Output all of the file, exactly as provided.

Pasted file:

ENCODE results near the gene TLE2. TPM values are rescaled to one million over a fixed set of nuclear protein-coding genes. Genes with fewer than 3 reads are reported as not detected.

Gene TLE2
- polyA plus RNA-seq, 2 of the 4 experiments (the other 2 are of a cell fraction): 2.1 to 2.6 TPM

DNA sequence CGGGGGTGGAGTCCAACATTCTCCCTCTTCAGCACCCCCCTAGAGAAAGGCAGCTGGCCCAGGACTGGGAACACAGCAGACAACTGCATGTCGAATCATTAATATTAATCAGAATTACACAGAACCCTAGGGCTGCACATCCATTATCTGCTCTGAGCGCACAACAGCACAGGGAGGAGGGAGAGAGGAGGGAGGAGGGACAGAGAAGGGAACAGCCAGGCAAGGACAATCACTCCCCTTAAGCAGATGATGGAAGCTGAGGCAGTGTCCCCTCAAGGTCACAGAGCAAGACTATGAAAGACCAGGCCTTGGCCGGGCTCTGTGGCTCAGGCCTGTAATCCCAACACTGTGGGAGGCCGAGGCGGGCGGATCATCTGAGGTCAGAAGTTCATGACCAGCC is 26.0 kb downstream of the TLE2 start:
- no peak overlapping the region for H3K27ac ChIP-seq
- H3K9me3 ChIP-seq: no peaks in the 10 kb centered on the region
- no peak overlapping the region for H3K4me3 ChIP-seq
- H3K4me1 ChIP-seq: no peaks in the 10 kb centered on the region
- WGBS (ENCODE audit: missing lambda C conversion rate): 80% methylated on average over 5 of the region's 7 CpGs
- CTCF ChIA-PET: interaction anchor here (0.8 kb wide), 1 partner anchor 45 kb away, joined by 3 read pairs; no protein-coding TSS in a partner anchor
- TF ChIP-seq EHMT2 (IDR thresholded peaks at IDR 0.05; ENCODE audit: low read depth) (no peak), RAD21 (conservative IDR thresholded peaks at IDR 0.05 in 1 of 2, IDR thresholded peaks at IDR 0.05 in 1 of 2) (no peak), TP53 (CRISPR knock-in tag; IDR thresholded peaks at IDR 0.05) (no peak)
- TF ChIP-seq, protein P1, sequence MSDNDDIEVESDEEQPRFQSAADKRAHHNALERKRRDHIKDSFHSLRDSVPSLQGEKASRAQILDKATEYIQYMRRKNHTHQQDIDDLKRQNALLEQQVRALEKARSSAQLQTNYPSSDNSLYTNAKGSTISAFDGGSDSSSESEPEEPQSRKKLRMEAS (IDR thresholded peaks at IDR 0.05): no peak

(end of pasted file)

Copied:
ENCODE results near the gene TLE2. TPM values are rescaled to one million over a fixed set of nuclear protein-coding genes. Genes with fewer than 3 reads are reported as not detected.

Gene TLE2
- polyA plus RNA-seq, 2 of the 4 experiments (the other 2 are of a cell fraction): 2.1 to 2.6 TPM

DNA sequence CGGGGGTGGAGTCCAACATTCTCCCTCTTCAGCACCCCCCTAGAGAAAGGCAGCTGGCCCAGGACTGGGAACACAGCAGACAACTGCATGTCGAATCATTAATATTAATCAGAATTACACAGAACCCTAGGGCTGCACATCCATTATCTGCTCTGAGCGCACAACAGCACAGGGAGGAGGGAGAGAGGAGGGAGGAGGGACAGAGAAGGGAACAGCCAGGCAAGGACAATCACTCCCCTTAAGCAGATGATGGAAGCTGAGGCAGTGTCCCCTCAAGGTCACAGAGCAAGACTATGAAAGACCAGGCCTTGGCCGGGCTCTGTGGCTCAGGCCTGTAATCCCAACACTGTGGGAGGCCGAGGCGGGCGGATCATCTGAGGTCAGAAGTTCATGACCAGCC is 26.0 kb downstream of the TLE2 start:
- no peak overlapping the region for H3K27ac ChIP-seq
- H3K9me3 ChIP-seq: no peaks in the 10 kb centered on the region
- no peak overlapping the region for H3K4me3 ChIP-seq
- H3K4me1 ChIP-seq: no peaks in the 10 kb centered on the region
- WGBS (ENCODE audit: missing lambda C conversion rate): 80% methylated on average over 5 of the region's 7 CpGs
- CTCF ChIA-PET: interaction anchor here (0.8 kb wide), 1 partner anchor 45 kb away, joined by 3 read pairs; no protein-coding TSS in a partner anchor
- TF ChIP-seq EHMT2 (IDR thresholded peaks at IDR 0.05; ENCODE audit: low read depth) (no peak), RAD21 (conservative IDR thresholded peaks at IDR 0.05 in 1 of 2, IDR thresholded peaks at IDR 0.05 in 1 of 2) (no peak), TP53 (CRISPR knock-in tag; IDR thresholded peaks at IDR 0.05) (no peak)
- TF ChIP-seq, protein P1, sequence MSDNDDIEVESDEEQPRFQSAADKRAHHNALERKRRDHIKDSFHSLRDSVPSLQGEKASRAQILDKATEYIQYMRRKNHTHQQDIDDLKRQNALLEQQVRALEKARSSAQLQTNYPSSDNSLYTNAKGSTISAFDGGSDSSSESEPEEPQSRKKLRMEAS (IDR thresholded peaks at IDR 0.05): no peak